A few weeks ago I've mentioned how dirt cheap ETM was. Back then it was around 6.3$ per share, since then, price has continue its march downward to 4.8$ recently. Your loyal writer bought it all the way down, at 6.36$, 5.6$, 4.97$ and 5.1$. My average price is around 5.8$, relatively "high", since I was strapped in cash when prices lower than 5$ were available.
In this post I'd like to review the stock and tell its story.
ETM operates over 100 radio stations in 23 markets. The major source of revenue for ETM are spot commercials – or in other words radio commercials. ETM also expanded its network and it has internet broadcasting services and Radio stations website.
Radio may sound boring at first. It is. But it is one of the most effective way of reaching to your local audience and one of the most cost-effective way to do so. Radio advertising spot is cheap relative to other medias and much more focused. In a newspaper, you can just flip pages, ignore the commercials. But when you listen to your favorite radio show, and it is interrupted for a few commercials, many people just "listen them off". For instance, about a month ago, while driving in a car listening to a radio show that I like, I found out that a new super-market is opening in the area.
ETM's revenue comes mostly from local commercials, about 20% of its revenue comes from (US) national advertisers. The advertising firms are very diverse. For instance, nation wide advertisers (for the entire radio industry):
I like the Buffett connection 🙂
And if we look on a cross-industry wide section:
The top advertisers are actually local governments and other public services.
These graphs are from July 2011, but they can give you a nice idea what does the ads market looks like.
It's also nice to see that my favorite bank is on the top of the radio advertisers list, showing how effective it is and how it is aimed to serve its community (but lets save that for a post about Wells Fargo):
Radio, like many other businesses, is tightly linked to the economy. When the economy contracts, less money is left to spend on advertising. Nevertheless, radio advertising shows resilience. The reason is that while there is less money left for advertising, cash-strapped companies turn to a cheap advertising media, like radio, and thus offsetting some of the decline in revenue. Another cause for radio advertising resilience are elections. One might think that elections happen once in 4 years, but in the US there are other types of elections – for example, state and local elections. Elections give a wide boost to radio revenue, especially local elections, and they are independent from the economy.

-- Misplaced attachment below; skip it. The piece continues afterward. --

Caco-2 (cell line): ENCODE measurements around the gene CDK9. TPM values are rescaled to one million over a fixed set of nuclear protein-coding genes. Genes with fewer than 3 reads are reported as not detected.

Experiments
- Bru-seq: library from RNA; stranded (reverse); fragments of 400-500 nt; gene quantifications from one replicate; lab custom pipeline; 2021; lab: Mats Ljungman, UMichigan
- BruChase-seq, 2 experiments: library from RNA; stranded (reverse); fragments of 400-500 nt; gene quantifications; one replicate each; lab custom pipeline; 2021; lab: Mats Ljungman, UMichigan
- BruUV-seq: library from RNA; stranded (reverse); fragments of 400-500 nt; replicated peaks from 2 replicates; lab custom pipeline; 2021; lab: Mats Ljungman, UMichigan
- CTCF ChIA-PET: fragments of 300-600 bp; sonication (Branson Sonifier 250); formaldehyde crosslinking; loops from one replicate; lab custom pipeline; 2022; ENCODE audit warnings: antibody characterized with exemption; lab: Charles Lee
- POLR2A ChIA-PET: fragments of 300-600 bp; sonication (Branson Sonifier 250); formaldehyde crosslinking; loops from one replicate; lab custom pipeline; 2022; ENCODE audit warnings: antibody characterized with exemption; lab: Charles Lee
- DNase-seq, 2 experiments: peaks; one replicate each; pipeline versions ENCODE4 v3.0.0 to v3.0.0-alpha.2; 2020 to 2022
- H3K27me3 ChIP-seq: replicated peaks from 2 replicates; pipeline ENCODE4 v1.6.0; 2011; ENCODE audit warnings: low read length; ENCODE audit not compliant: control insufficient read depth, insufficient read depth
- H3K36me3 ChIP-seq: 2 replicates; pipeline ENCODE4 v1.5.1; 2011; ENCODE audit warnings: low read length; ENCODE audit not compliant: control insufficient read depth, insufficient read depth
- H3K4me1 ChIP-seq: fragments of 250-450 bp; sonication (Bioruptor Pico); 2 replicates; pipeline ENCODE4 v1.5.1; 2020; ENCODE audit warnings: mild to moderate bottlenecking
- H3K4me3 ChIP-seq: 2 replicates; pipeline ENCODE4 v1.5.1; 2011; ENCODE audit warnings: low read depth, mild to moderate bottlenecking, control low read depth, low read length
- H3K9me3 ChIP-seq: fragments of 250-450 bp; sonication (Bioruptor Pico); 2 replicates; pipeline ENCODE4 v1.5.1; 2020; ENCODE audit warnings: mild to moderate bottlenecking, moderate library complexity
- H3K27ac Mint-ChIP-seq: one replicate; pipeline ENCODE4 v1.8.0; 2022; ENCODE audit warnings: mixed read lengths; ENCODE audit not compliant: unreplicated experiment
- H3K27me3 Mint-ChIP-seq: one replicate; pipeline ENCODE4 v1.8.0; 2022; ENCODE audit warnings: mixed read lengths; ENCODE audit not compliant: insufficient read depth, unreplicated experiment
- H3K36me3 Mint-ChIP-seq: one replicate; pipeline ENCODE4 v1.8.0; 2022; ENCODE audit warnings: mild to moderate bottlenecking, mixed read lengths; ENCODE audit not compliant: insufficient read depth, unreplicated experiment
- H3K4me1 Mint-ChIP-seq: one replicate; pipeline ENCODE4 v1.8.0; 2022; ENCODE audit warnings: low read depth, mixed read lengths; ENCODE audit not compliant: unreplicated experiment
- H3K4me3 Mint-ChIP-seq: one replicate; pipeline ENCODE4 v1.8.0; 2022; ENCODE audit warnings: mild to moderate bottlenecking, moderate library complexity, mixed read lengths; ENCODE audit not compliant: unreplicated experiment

Another demonstration of Radio's advertising resilience is the passing decade – 2000-2010. In this decade, many advertising medias went through transformations and declining demand as media market expanded and created new fields – like Internet advertising, electronic newspapers, electronic billboards, even spam email. As Buffett once said – 600 million eyeballs and 24 hours a day is all that you have (US market). Even though advertising market conditions deteriorated in the last decade, newspapers went bust and revenues declined, radio market share remained relatively constant (slides 9-11). I think the reason is that there are times in day in which you can only listen to radio and nothing else can replace it – for instance in your car while driving to work.
Radio businesses are media businesses. In the media business one must grow all the time, buying its competitors to eliminate them from the market. During the early 2000's, The radio companies, all of them, bought radio stations at very high rates. Sometimes, the rates were exorbitant. As radio equipment is cheap (we'll get to that), there was a significant amount of goodwill written on those companies' books. On the other side of the balance sheet the radio companies built a mountain of debt.
For every non-economic move "pay day" eventually comes. The recent market turmoil caused radio revenue to decline, resulting in a lower cashflow to serve this huge debt-pile. On top of that, banks that were once happy to lend to everyone, became overly strict and now lent money at very high rates, if at all. This placed radio companies between the nail and the hammer – their cash flow weakened and the cost of maintaining their debt pile increased.
As anticipated, many of the very leveraged ones went bankrupt, for instance – Regent communications, Citadel communications, and others. Others just declined in price and fight to survive. But there are also radio companies that acted more prudently and responsibly, maintained a relatively strong balance sheet and strong cashflow throughout the period. An example is ETM.
|Operating cashflow, adjusted to changes in working capital||94,574||82,836||108,692||113,602||111,062||131,417||138,049||136,982||118,590||93,933||93,611||52,066||26,625|
|Operating cashflow margin, adjusted to changes in working capital||24.16%||22.24%||24.77%||24.26%||25.26%||30.43%||32.65%||34.21%||30.31%||28.22%||26.59%||24.22%||20.02%|
|Property purchase (CAPEX)||2,744||2,467||8,553||9,281||13,713||12,671||9,624||13,708||10,136||9,820||9,532||14,357||8,571|